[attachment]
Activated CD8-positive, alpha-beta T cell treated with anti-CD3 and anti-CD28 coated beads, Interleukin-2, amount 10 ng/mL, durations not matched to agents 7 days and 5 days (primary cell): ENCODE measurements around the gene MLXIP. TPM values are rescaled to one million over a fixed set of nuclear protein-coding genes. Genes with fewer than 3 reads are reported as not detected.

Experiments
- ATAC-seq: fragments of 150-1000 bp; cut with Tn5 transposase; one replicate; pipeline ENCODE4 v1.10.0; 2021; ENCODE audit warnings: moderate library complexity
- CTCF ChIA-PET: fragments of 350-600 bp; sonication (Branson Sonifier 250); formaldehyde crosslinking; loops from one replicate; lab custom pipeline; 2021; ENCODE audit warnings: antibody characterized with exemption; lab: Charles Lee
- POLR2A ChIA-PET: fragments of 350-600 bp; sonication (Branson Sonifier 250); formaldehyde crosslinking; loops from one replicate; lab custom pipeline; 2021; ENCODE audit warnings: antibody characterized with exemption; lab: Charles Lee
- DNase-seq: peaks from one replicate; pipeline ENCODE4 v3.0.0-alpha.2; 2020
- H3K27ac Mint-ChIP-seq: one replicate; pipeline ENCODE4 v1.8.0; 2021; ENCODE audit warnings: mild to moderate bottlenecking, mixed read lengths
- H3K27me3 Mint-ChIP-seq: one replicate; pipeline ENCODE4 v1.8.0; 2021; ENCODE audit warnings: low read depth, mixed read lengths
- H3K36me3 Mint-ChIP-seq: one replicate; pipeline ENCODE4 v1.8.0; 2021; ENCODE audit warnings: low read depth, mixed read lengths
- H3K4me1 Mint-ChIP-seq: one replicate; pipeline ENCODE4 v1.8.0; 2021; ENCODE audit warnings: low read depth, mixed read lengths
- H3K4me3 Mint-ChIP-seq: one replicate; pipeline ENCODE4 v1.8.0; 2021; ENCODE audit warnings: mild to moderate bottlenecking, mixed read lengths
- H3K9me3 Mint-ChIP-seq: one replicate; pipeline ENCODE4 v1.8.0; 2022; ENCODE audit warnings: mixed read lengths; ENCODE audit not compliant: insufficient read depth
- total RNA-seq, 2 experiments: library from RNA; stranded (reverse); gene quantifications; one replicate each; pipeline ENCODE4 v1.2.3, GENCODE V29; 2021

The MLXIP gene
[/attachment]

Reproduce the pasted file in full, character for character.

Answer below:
Activated CD8-positive, alpha-beta T cell treated with anti-CD3 and anti-CD28 coated beads, Interleukin-2, amount 10 ng/mL, durations not matched to agents 7 days and 5 days (primary cell): ENCODE measurements around the gene MLXIP. TPM values are rescaled to one million over a fixed set of nuclear protein-coding genes. Genes with fewer than 3 reads are reported as not detected.

Experiments
- ATAC-seq: fragments of 150-1000 bp; cut with Tn5 transposase; one replicate; pipeline ENCODE4 v1.10.0; 2021; ENCODE audit warnings: moderate library complexity
- CTCF ChIA-PET: fragments of 350-600 bp; sonication (Branson Sonifier 250); formaldehyde crosslinking; loops from one replicate; lab custom pipeline; 2021; ENCODE audit warnings: antibody characterized with exemption; lab: Charles Lee
- POLR2A ChIA-PET: fragments of 350-600 bp; sonication (Branson Sonifier 250); formaldehyde crosslinking; loops from one replicate; lab custom pipeline; 2021; ENCODE audit warnings: antibody characterized with exemption; lab: Charles Lee
- DNase-seq: peaks from one replicate; pipeline ENCODE4 v3.0.0-alpha.2; 2020
- H3K27ac Mint-ChIP-seq: one replicate; pipeline ENCODE4 v1.8.0; 2021; ENCODE audit warnings: mild to moderate bottlenecking, mixed read lengths
- H3K27me3 Mint-ChIP-seq: one replicate; pipeline ENCODE4 v1.8.0; 2021; ENCODE audit warnings: low read depth, mixed read lengths
- H3K36me3 Mint-ChIP-seq: one replicate; pipeline ENCODE4 v1.8.0; 2021; ENCODE audit warnings: low read depth, mixed read lengths
- H3K4me1 Mint-ChIP-seq: one replicate; pipeline ENCODE4 v1.8.0; 2021; ENCODE audit warnings: low read depth, mixed read lengths
- H3K4me3 Mint-ChIP-seq: one replicate; pipeline ENCODE4 v1.8.0; 2021; ENCODE audit warnings: mild to moderate bottlenecking, mixed read lengths
- H3K9me3 Mint-ChIP-seq: one replicate; pipeline ENCODE4 v1.8.0; 2022; ENCODE audit warnings: mixed read lengths; ENCODE audit not compliant: insufficient read depth
- total RNA-seq, 2 experiments: library from RNA; stranded (reverse); gene quantifications; one replicate each; pipeline ENCODE4 v1.2.3, GENCODE V29; 2021

The MLXIP gene